One of the most important attributes of color images is stability to exposure of light. Images that will be displayed indoors are usually subjected to accelerated testing by exposing them to simulated “daylight” that consists of radiation from a xenon lamp filtered through a soda-lime glass filter. Those images to be displayed outdoors are tested with a similar xenon lamp without the glass filter giving a higher exposure to ultraviolet light. The rate of photofade can depend on the type of polymer or dye, the availability of oxygen and humidity as well as the more obvious parameters of light intensity and temperature of the environment. We have attempted to investigate the rate of photofade of a yellow, magenta, and cyan dye in polycarbonate, polystyrene, polymethylmethacrylate, and a phenoxy resin to determine the impact of polymer type.Our results include the photolysis of dyes in solution, as well as in coated films. The dyes exhibited no fluorescence in an ethanolic solution at 77° K. Phosphorescence observed in the polymers was attributed to impurities. Decay times indicate a very high probability of energy transfer from the polymer to cyan dye. Results on photofade show that polystyrene and phenoxy resin are significantly worse than polycarbonate and polymethylmethacrylate. Common addenda used to improve dye fade in polymers had very little positive effect. 2-aminophenol improves photofade for the cyan and magenta dye while zinc di-n-butyldithiocarbamate slightly improves cyan photofade.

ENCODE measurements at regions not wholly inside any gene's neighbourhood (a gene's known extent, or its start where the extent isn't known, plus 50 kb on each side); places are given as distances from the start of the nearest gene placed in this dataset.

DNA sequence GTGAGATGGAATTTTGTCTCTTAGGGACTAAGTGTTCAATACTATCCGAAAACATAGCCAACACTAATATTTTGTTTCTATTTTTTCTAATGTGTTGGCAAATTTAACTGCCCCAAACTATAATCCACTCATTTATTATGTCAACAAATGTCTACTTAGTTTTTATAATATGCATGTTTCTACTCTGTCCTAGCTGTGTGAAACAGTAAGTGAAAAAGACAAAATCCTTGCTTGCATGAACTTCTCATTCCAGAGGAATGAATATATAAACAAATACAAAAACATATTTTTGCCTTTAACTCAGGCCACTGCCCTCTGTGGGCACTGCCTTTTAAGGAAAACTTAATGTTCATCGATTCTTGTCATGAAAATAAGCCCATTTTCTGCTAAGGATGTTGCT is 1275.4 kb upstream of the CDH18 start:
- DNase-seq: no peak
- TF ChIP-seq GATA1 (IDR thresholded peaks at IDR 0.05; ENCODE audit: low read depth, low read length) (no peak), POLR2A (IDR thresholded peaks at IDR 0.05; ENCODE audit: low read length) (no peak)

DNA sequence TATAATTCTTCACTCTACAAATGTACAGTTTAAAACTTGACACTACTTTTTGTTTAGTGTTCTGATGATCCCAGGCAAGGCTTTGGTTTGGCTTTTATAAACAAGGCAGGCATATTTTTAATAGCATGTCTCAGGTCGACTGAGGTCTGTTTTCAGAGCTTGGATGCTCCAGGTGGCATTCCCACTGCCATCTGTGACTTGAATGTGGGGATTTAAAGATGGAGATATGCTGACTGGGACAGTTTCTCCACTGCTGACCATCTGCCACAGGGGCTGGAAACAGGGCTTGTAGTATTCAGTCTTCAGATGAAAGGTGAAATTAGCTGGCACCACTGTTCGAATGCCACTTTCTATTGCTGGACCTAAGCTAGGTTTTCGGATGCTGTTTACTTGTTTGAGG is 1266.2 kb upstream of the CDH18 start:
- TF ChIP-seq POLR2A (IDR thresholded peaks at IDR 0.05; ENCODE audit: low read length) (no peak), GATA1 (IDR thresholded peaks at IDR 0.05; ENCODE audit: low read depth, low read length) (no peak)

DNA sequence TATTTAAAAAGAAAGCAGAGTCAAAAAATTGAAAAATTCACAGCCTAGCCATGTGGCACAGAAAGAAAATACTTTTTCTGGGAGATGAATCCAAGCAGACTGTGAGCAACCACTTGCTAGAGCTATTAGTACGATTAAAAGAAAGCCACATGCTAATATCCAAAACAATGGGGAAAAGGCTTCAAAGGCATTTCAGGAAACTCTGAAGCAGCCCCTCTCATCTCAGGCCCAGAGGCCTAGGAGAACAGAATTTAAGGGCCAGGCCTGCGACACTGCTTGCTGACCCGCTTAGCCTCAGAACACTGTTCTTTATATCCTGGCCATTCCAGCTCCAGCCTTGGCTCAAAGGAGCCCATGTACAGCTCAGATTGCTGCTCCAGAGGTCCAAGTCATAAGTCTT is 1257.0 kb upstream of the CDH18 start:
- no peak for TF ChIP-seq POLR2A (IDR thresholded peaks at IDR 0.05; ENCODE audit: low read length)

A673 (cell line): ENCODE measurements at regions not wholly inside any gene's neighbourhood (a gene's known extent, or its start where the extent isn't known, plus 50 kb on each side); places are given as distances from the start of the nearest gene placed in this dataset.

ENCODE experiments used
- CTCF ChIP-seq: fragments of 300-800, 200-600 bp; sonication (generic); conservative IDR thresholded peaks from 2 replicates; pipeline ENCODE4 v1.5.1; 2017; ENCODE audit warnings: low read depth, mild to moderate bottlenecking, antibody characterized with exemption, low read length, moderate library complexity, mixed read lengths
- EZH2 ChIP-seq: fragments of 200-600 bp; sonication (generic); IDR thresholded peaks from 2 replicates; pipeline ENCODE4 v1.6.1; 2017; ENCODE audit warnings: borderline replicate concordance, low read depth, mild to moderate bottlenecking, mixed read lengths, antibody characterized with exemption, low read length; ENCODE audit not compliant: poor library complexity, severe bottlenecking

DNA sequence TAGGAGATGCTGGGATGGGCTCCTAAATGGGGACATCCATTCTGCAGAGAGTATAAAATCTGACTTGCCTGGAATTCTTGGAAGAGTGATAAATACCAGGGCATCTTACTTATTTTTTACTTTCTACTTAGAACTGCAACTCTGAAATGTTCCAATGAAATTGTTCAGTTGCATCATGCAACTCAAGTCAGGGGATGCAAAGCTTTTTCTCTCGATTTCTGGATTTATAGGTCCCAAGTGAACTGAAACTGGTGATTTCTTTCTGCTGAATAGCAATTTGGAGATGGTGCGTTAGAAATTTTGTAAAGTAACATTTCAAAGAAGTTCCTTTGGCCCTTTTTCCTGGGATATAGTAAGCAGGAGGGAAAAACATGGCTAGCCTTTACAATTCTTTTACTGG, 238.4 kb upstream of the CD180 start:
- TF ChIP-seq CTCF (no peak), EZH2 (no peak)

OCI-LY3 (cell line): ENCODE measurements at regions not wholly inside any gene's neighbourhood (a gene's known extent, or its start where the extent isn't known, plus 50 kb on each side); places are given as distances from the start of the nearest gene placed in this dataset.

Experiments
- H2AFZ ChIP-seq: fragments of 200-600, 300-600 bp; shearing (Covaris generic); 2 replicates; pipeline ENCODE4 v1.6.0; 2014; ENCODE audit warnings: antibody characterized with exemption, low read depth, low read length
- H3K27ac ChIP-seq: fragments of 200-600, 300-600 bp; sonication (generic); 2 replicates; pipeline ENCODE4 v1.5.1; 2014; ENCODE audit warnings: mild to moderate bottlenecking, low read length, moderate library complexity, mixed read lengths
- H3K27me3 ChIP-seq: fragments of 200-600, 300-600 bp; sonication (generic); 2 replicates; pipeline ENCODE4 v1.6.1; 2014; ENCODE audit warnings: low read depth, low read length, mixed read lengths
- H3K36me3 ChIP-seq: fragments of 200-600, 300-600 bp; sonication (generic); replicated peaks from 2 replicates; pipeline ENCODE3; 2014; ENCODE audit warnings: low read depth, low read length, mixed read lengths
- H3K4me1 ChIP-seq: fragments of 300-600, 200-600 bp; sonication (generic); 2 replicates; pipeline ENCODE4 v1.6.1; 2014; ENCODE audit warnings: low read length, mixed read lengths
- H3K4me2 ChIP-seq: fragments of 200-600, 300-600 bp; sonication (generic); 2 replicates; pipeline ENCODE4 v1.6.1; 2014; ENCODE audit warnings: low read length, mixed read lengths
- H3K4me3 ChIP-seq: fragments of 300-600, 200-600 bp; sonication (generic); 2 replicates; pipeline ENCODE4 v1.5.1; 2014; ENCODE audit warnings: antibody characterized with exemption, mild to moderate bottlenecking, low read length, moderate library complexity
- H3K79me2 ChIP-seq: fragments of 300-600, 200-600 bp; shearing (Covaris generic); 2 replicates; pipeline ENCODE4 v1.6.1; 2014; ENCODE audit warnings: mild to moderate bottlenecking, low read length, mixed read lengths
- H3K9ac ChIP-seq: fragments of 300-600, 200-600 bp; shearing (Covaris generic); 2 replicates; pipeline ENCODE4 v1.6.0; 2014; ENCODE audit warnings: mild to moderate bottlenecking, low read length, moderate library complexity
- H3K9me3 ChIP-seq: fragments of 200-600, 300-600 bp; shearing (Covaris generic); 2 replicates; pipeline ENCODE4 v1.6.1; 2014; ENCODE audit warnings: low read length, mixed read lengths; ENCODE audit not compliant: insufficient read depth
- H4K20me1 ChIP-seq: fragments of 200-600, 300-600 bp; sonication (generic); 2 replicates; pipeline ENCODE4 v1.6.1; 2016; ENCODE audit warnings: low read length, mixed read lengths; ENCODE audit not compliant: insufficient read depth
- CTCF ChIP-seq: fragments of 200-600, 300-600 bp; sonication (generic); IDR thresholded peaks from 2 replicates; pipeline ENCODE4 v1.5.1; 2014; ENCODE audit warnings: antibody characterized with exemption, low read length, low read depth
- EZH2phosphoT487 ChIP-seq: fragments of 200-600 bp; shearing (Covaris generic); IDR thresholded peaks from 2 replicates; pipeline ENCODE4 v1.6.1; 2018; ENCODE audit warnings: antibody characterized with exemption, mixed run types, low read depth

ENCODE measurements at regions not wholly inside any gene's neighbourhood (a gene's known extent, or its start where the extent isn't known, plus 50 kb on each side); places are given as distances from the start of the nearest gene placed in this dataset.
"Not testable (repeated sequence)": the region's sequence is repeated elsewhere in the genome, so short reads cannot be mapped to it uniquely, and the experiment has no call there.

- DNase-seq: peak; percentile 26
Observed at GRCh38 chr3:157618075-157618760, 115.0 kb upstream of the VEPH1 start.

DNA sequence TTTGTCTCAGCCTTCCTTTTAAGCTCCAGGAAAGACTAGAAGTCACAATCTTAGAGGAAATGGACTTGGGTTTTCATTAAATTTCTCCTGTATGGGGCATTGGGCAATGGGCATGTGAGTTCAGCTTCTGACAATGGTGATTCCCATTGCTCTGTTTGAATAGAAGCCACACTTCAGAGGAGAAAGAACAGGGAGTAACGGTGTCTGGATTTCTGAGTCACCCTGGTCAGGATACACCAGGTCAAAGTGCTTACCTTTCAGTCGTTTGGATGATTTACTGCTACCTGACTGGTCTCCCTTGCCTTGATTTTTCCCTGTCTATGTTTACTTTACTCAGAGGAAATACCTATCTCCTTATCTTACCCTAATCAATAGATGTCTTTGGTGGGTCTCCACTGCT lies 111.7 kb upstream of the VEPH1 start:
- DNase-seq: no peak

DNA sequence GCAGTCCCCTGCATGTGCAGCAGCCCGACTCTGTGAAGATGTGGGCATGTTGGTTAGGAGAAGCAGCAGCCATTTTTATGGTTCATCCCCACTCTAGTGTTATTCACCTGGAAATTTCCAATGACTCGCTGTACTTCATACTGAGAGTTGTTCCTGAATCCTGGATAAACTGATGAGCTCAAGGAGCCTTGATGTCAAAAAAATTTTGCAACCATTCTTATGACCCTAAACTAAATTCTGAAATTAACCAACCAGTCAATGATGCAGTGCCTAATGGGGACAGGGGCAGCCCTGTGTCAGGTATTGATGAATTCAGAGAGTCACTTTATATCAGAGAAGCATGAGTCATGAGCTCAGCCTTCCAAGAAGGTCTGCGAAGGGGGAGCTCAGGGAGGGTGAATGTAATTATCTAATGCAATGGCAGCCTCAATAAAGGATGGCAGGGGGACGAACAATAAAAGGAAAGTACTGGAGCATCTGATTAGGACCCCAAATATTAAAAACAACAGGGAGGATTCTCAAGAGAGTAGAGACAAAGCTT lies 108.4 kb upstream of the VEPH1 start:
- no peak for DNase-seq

William H. Simpson, Jacob J. Hastreiter, Norman S. Allen, Sarita Sehti, "Photofade In Polymer Films: Rate of Fade in Films and Solution" in Proc. IS&T Int'l Conf. on Digital Printing Technologies (NIP16), 2000, pp 767 - 770, https://doi.org/10.2352/ISSN.2169-4451.2000.16.1.art00087_2